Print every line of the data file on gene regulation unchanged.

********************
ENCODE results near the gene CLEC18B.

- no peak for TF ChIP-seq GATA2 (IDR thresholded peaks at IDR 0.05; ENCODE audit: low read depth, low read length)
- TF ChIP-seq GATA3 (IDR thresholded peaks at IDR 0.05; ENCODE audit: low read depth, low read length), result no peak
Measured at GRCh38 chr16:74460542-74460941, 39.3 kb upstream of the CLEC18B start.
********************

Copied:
ENCODE results near the gene CLEC18B.

- no peak for TF ChIP-seq GATA2 (IDR thresholded peaks at IDR 0.05; ENCODE audit: low read depth, low read length)
- TF ChIP-seq GATA3 (IDR thresholded peaks at IDR 0.05; ENCODE audit: low read depth, low read length), result no peak
Measured at GRCh38 chr16:74460542-74460941, 39.3 kb upstream of the CLEC18B start.